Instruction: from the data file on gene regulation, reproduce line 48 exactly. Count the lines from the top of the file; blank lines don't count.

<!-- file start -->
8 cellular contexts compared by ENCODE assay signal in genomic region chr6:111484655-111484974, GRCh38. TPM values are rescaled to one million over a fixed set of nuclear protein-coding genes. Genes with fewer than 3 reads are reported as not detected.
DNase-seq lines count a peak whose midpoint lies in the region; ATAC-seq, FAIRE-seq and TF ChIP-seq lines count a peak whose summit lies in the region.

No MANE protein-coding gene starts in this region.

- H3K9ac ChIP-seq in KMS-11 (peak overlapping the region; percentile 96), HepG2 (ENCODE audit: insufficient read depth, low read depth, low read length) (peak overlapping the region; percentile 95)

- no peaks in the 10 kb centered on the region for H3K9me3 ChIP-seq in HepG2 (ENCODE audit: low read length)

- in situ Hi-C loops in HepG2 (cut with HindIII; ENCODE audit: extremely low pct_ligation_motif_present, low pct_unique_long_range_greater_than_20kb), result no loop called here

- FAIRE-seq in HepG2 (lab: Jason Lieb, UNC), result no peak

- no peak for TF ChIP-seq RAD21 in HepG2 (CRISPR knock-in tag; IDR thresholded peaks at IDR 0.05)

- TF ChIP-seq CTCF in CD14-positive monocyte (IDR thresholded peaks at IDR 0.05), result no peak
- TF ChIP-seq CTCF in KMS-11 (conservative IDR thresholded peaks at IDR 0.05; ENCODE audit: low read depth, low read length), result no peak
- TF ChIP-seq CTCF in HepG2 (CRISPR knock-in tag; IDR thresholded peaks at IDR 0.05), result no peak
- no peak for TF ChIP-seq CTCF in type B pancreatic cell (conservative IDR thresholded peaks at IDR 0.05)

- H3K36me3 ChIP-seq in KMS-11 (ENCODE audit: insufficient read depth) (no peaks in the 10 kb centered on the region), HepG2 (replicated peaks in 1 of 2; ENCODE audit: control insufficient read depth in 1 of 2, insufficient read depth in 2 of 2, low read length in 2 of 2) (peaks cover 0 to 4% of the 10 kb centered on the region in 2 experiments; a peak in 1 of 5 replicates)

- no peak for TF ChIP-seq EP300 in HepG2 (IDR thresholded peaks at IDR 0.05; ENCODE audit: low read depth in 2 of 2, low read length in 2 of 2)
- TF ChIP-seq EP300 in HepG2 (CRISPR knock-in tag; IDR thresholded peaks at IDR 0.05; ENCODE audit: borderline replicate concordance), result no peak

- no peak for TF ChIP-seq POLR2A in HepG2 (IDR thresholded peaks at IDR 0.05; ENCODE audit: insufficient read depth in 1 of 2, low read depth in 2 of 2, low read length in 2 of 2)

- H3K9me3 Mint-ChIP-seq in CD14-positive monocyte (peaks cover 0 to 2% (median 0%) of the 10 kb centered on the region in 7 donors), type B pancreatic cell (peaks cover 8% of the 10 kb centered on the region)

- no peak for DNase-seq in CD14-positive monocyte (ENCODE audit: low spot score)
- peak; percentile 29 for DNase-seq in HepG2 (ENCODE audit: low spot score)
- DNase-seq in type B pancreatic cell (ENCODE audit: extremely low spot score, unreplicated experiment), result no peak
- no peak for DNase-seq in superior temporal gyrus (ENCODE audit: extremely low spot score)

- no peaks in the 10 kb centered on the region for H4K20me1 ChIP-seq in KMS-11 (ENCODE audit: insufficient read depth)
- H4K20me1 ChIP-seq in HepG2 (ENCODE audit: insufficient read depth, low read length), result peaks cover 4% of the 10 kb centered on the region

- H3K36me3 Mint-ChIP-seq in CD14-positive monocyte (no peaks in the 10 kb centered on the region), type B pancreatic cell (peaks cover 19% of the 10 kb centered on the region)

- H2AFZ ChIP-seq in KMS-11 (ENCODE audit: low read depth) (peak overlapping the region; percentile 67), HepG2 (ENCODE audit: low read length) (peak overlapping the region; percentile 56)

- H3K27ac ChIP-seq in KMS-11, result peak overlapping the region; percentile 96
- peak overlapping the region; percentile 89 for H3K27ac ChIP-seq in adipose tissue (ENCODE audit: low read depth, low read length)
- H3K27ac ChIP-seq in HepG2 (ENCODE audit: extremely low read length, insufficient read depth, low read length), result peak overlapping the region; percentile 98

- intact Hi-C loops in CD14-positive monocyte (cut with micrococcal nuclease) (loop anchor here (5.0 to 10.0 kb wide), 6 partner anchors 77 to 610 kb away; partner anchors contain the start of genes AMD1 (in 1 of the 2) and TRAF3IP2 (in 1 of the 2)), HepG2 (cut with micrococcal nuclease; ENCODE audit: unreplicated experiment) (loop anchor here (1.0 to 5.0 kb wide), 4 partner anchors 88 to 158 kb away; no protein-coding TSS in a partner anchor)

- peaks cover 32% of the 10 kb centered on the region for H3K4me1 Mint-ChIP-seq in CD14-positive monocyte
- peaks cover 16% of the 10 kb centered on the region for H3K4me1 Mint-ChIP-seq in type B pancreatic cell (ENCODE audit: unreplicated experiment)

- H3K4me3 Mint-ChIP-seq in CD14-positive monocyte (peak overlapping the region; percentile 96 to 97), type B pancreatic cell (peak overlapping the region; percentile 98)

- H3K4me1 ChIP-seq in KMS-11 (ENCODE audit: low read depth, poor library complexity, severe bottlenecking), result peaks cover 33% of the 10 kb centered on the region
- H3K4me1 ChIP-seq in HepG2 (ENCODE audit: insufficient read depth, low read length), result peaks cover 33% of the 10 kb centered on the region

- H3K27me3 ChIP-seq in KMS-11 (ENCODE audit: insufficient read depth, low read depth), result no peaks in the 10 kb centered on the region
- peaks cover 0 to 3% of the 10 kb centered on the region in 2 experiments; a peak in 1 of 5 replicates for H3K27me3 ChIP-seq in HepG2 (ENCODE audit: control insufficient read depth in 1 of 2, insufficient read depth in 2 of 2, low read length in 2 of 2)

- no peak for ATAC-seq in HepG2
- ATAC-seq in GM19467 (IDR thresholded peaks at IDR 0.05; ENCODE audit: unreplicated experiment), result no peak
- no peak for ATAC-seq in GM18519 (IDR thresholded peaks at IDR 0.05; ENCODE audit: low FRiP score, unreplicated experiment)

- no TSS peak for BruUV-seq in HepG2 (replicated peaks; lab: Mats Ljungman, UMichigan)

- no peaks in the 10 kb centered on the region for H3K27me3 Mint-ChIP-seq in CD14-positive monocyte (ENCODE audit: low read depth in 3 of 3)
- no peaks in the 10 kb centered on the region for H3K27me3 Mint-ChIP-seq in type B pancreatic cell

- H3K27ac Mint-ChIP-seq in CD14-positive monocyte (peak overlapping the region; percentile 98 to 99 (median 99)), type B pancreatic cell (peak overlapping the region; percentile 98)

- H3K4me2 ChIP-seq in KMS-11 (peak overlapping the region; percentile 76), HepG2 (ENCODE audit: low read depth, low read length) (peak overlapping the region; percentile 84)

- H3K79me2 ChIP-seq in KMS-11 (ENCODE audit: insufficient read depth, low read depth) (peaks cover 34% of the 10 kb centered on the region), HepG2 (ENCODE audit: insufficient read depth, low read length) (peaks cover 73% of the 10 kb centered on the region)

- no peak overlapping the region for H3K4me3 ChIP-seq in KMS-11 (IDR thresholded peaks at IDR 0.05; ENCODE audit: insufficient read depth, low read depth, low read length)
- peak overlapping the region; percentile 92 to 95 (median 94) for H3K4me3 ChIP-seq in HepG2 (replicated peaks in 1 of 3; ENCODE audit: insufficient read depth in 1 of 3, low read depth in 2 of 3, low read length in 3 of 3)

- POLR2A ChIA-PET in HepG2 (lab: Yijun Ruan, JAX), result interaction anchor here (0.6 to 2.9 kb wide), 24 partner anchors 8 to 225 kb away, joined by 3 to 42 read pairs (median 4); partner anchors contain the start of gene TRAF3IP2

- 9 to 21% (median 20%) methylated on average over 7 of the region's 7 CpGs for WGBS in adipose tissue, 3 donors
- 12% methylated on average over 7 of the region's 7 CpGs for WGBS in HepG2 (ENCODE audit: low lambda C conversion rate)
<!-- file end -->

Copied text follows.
- POLR2A ChIA-PET in HepG2 (lab: Yijun Ruan, JAX), result interaction anchor here (0.6 to 2.9 kb wide), 24 partner anchors 8 to 225 kb away, joined by 3 to 42 read pairs (median 4); partner anchors contain the start of gene TRAF3IP2